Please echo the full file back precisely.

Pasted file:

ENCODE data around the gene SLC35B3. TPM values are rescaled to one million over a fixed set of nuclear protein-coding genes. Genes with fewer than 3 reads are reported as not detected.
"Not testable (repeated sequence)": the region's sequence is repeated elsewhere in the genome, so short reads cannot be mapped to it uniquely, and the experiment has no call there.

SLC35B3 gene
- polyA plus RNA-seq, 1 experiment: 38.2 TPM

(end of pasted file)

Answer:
ENCODE data around the gene SLC35B3. TPM values are rescaled to one million over a fixed set of nuclear protein-coding genes. Genes with fewer than 3 reads are reported as not detected.
"Not testable (repeated sequence)": the region's sequence is repeated elsewhere in the genome, so short reads cannot be mapped to it uniquely, and the experiment has no call there.

SLC35B3 gene
- polyA plus RNA-seq, 1 experiment: 38.2 TPM